Giant cookies could be used to create a denial of service (DoS) on blog networks, says infosec researcher Bogdan Calin.
Such an attack would work by feeding users cookies with header values so large that they trigger web server errors.
Calin created a proof of concept attack against the Google Blog Spot network after a customer reported problems with internal security testing. In his subsequent tests, he found that if one sends many cookies to a browser, sets them to never expire and includes pointers to a blog network’s root domain, the user won’t ever be able to see any blogs on the service.
Victims can tell if supersized cookies have been stuffed down their browser’s throats when 400 errors such as “Your browser sent a request that this server could not understand. Size of a request header field exceeds server limit” appear.
Sydney security bod Wade Alcorn (@WadeAlcorn) said the attack would work if custom cookies could be set.
“This attack, denial-of-service by cookies, sets many long cookies, forcing the browser to create a very long request [that] is too long for the server to handle, and simply returns an error page,” Alcorn said.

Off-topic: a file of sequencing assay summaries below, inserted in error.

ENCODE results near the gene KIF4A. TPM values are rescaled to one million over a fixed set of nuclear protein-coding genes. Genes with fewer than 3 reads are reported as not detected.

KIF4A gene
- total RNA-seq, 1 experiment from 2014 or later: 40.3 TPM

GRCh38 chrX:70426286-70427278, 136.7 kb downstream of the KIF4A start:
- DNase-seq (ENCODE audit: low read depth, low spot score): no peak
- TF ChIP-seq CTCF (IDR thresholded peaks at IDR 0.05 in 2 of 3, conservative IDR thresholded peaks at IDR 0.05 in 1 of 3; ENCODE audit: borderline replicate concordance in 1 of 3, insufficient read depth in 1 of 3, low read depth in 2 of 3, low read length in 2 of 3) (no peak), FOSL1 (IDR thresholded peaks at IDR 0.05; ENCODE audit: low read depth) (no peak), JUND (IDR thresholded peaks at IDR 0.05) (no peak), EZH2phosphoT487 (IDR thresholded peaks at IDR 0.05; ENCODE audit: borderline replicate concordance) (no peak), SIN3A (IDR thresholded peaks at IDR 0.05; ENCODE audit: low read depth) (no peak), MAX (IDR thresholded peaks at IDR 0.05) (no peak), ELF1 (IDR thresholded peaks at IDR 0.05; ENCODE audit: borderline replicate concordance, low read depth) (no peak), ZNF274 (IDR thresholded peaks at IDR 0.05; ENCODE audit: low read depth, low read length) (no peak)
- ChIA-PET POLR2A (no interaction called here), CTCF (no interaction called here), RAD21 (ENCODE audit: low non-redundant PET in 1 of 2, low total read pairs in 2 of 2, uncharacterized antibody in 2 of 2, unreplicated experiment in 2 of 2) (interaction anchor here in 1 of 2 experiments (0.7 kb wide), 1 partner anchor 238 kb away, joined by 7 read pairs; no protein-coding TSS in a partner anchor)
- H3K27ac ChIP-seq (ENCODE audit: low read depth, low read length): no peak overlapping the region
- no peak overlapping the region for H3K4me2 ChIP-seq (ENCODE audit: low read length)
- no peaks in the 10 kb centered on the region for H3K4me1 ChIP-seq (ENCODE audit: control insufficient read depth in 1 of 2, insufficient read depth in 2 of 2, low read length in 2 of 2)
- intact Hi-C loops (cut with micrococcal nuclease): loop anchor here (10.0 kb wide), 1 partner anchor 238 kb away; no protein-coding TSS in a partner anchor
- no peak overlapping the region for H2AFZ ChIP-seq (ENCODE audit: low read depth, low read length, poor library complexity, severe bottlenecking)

“The vulnerable browser won’t be able to visit that origin until the cookies are cleared.
“When a browser visits one of these [user-controlled] subdomains it will allow a cookie to be set on the parent domain [which] means that when a denial-of-service by cookies attack is launched, the victim browser will not be able to visit the parent domain or any of the subdomains.”
For an application to be vulnerable it must provide an opportunity for the attacker to set custom cookies in the victim’s browser, Alcorn pointed out.
Chrome users were not affected when perusing Blog Spot but were on other unnamed domains.
Alcorn said a Google security rep told him the risk was a problem for web browser developers to fix, rather than a lone web app providers, and welcomed ideas that could squash the vector.